Kim Jong Un walks into South Korea to shake hands with Moon Jae-in

 Kim Jong Un crosses into South Korea

North Korean leader crosses DMZ line in effort to reduce hostility

North Korean leader Kim Jong Un crossed the border into South Korea on Friday and has started talks on nuclear weapons with President Moon Jae-in for a historic summit.

It was the first time a member of the Kim dynasty was known to set foot on South Korean soil since 1953. The two men shook hands and smiled for news cameras.

The meeting comes weeks before Kim plans to sit down with President Donald Trump. The rogue nation's nuclear capabilities are expected to be a major topic of discussion during the summit with the U.S. leader.

The historic meeting of the two Korean leaders was scheduled down to the last detail. Thousands of journalists were kept in a huge conference center well away from the summit, except for a small group of tightly-controlled pool reporters at the border.

"I feel like I'm firing a flare at the starting line in the moment of (the two Koreas) writing a new history in North-South relations, peace and prosperity," Kim said. Moon responded that there were high expectations that they create an agreement that will be a "big gift to the entire Korean nation and every peace loving person in the world."


Upon their initial meeting, Moon and Kim shook hands with the border line between them. Moon then invited Kim to cross into the South, and, after he did so, Kim grasped Moon's hand and led him into the North and then back into the South. They took a ceremonial photo facing the North and then another photo facing the South.

Moon and Kim were set to plant a pine tree together on the borderline, using dirt from both the North and South's mountains and rivers, before beginning formal talks. 

They also were expected to discuss ways to both improve relations and settle the 1950-53 Korean War, which was halted with an armistice, not a peace treaty.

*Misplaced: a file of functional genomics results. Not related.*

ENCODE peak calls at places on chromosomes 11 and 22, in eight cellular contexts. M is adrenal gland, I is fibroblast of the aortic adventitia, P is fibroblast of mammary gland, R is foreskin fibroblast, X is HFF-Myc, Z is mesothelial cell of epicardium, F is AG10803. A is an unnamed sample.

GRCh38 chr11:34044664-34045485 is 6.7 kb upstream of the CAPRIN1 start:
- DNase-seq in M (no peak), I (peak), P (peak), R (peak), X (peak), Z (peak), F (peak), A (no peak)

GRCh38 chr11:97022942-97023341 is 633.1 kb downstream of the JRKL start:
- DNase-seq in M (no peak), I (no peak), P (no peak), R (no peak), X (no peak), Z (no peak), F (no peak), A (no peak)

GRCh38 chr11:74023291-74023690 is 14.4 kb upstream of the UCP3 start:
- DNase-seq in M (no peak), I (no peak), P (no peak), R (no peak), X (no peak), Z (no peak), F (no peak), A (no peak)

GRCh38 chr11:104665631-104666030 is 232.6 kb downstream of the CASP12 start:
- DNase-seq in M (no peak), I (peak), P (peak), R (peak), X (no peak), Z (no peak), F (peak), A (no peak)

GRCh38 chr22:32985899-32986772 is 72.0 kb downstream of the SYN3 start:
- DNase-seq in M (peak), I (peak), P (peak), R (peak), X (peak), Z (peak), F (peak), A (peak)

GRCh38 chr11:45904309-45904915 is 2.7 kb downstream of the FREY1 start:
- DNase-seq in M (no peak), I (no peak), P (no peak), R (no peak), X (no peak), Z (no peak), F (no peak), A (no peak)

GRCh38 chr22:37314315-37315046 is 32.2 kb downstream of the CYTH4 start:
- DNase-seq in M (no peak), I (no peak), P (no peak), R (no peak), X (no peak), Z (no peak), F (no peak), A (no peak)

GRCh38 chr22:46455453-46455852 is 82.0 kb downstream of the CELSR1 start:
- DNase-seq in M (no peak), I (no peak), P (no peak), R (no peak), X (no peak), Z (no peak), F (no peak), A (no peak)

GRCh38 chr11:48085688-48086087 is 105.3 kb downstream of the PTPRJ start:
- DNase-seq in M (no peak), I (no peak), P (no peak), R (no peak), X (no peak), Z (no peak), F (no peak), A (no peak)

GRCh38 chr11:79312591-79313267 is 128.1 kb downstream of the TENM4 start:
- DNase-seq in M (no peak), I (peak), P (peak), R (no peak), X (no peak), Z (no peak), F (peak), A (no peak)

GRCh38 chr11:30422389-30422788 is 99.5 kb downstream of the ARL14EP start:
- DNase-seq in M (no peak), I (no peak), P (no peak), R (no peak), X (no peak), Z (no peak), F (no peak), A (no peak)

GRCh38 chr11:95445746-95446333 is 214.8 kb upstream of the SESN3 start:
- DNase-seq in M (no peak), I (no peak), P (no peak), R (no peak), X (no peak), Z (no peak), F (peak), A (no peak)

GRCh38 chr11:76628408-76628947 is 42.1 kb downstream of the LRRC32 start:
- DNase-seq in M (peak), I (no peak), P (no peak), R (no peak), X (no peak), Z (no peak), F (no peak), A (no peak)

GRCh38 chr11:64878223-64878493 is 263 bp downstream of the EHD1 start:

Kim said he was ready for "heartfelt, sincere and honest" discussions with Moon, adding the Koreas shouldn't repeat past situations where they were "unable to fulfill our agreements."

The White House said in a statement, "We wish the Korean people well" during the summit, which is also expected to have a heavy focus on North Korea's arsenal of nuclear weapons.

"We are hopeful that talks will achieve progress toward a future of peace and prosperity for the entire Korean peninsula," the statement read. "The United States appreciates the close coordination with our ally, the Republic of Korea, and looks forward to continuing robust discussions in preparation" for Trump and Kim's summit, expected to be held in May or early June.

Friday's summit may indicate whether peaceful negotiations to remove North Korea's weapons are possible. Expectations generally have been low as the North, which engaged in previous talks to denuclearize, has pulled out of such discussions.

While it's unclear whether Moon and Kim will make progress regarding the North's nuclear arsenal, advocates of engagement have said the only way to get a deal is to sit down for a talk, which Moon and Kim are scheduled to do, and see what's possible.

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